An IT asset is a hardware or software within an IT environment. Not that tracking of IT assets within an IT asset management system is crucial to the operational as well as the financial success of an enterprise. IT assets are integral components of the organization's systems and network infrastructure. An undeniable fact about IT assets is that they have a limited life cycle. Hardware breaks down. Software becomes obsolete. And systems lose their effectiveness. IT managers must receive actionable asset risk intelligence to keep their systems up to date and error-free. The management of these IT assets requires clear policies and well-developed processes. An efficient IT asset management software tracks physical devices, software licenses and instances, and the cabinets that house them. IT teams should be able to capture the warranty, vendor information, and understand how each asset contributes to the IT environment. Managers must also change control procedures to manage upgrades and replacement effectively. Furthermore, IT assets are important to financial managers. From procurement to disposal to operations, each IT asset comes with a cost. The decision to replace, upgrade, or remove an IT asset must be made with full insights and understanding of the financial impact on the business.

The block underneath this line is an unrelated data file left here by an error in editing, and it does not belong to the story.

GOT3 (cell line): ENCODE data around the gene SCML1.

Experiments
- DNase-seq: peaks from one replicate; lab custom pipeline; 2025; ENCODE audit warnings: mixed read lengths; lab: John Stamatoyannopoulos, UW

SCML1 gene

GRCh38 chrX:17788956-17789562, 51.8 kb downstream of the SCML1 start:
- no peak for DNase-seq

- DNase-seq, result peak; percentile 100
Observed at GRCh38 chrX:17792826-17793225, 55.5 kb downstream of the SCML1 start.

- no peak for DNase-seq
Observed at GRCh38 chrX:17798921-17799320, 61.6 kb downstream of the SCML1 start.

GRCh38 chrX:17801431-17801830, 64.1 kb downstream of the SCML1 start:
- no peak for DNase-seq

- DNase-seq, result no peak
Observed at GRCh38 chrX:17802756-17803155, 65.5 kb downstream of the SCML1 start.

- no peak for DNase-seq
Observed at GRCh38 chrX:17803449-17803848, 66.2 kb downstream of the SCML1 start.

IT change risks